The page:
03 Aug Gender Identity and Sex Stereotyping Under the Affordable Care Act
Did you know that the Affordable Care Act (ACA) contains a civil rights provision? The ACA prohibits discrimination on the basis of race, color, national origin, sex, age or disability in certain health programs and activities. Despite becoming law in 2010, final implementation rules were not issued by the Department of Health and Human Services (HHS) until May 2016. On July 18, 2016, the Nondiscrimination in Health Programs and Activities final rule went into effect.
Under the ACA, individuals cannot be excluded from participation in, be denied the benefits of, or otherwise be subjected to discrimination under any covered health program or activity on the basis of race, color, national origin, sex, age or disability. Though the final rule generally incorporates existing federal nondiscrimination laws and policies , provisions dealing with sex discrimination, primarily gender identity and sex stereotyping, are getting the most attention.
The final rule states that sex discrimination includes discrimination based on sex, pregnancy, childbirth and related medical conditions. Individuals cannot be denied health care based on their sex and women and men must be treated equally in terms of health care and insurance coverage. However, the final rule also prohibits discrimination on the basis of gender identity and sex stereotyping.
Gender identity is an individual’s internal sense of gender. It may be male, female, neither, or a combination of both. An individual’s gender identity may be different from the sex they were assigned at birth. A transgender individual is an individual whose gender identity is different from the sex assigned to that person at birth.
Sex stereotypes are stereotypical notions of masculinity or femininity. They include expectations of how individuals represent or communicate their gender to others and that individuals will consistently identify with and conform to stereotypes associated with their assigned gender. Sex stereotypes also include gendered expectations related to the appropriate roles of a certain sex.
According to HHS, categorical coverage exclusions or limitations for all health care services related to gender transition are discriminatory. Individuals must be treated in a manner consistent with their gender identity. Providers may not deny or limit treatment that is ordinarily or exclusively available to individuals of one gender because the person seeking treatment identifies as belonging to another gender.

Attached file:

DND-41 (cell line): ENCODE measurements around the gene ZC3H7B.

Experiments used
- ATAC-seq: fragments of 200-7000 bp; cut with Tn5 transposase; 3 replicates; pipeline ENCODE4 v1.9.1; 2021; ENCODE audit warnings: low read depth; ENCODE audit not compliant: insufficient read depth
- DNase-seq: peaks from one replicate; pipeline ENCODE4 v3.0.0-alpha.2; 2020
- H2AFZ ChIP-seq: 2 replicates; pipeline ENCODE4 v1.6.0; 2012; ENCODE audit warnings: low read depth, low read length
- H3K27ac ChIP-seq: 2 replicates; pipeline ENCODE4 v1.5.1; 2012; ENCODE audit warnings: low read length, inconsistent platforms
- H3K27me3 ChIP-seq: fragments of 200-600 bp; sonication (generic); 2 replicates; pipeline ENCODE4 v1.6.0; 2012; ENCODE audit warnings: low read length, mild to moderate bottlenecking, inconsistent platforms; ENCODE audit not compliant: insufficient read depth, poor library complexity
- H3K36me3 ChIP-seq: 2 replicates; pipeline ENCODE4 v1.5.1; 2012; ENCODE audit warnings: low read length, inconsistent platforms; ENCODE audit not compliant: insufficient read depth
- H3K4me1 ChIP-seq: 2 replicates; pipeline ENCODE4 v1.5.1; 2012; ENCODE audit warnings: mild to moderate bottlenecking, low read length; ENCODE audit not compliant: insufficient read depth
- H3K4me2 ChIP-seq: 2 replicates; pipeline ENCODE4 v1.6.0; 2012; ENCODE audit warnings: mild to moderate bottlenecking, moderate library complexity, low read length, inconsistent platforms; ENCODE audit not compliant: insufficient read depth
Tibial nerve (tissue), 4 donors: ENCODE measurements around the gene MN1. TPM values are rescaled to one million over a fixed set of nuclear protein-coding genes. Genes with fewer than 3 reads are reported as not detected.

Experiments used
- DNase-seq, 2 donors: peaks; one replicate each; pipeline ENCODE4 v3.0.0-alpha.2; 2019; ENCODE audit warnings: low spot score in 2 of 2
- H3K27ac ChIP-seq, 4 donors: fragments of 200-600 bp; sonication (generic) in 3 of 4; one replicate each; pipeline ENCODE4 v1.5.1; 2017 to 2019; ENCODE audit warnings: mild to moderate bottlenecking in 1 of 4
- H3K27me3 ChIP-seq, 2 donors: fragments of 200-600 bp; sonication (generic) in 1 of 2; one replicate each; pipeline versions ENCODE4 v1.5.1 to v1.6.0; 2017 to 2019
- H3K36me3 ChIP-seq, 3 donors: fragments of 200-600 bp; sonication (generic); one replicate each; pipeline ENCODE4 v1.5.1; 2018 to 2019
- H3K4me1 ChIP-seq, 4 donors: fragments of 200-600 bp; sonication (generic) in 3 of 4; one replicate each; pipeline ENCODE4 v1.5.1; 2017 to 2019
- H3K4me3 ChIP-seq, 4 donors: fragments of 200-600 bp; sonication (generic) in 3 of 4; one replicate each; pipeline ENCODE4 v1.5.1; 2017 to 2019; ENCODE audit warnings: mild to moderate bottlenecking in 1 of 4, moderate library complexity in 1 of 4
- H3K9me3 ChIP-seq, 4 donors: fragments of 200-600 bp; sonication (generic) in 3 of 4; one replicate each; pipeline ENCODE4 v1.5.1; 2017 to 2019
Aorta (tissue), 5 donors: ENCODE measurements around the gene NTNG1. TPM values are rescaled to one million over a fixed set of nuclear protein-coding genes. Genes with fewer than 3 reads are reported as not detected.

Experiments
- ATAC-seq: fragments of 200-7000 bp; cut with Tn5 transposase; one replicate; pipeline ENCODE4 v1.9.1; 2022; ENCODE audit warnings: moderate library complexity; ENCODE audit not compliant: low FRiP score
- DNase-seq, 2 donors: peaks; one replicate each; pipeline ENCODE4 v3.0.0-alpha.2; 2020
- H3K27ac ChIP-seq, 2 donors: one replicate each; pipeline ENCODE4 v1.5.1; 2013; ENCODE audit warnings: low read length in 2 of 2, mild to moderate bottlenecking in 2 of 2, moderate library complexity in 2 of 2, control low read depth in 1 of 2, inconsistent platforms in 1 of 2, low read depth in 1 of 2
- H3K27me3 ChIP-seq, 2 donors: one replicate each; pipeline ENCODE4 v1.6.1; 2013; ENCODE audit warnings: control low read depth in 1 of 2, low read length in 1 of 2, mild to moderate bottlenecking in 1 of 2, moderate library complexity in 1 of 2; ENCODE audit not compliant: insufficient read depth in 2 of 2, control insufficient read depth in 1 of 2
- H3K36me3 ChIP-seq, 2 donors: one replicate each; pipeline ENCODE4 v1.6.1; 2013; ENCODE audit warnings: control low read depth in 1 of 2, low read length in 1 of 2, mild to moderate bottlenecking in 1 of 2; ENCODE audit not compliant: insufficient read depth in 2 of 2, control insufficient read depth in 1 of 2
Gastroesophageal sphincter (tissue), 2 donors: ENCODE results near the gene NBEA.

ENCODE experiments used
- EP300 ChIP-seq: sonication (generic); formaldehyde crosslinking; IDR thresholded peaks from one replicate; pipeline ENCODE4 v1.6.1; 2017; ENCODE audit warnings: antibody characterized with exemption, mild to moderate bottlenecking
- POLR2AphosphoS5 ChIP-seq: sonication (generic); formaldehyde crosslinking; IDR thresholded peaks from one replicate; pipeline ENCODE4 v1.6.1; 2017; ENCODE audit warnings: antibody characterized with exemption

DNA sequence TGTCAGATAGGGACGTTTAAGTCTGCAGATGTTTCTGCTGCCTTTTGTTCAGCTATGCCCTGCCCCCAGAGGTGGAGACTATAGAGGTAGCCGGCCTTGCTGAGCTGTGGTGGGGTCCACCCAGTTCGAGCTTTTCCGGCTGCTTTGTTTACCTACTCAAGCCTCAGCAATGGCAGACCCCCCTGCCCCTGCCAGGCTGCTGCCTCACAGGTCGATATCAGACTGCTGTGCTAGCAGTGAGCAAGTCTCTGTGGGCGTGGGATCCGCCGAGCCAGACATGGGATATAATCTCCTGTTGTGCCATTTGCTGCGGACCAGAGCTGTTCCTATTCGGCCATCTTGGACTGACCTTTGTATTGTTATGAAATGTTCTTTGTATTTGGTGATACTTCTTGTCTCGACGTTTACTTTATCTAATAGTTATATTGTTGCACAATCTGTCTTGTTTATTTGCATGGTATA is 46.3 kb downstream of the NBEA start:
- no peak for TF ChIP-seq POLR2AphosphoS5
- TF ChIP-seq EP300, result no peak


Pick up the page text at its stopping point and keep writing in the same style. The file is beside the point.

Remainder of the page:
The manner in which the final rule expanded the traditional scope of sex discrimination to include gender identity and sex stereotyping represents a fairly significant policy shift. However, HHS admits that the final rule does not resolve whether discrimination on the basis of an individual’s sexual orientation alone violates the ACA’s nondiscrimination provision. Nevertheless, HHS states that allegations of sexual orientation discrimination will be evaluated by the Office for Civil Rights to determine whether they involve the sorts of stereotyping that violate the ACA’s nondiscrimination provision.
Despite not being directly covered by the ACA’s nondiscrimination rules, many employers will be affected indirectly. Employers providing fully insured group health plans may be affected because their insurance companies are covered by the rule. Employers using a covered third-party administrator to manage their self-fund group plan may also be affected by the rule. Consequently, employers should have at least a basic understanding of the ACA’s nondiscrimination rules.
At Setnor Byer Insurance & Risk, we are committed to guiding you through the constantly changing health care landscape and offer a number of valuable risk management solutions to help you properly and efficiently manage your employee benefits, group health and business insurance programs.
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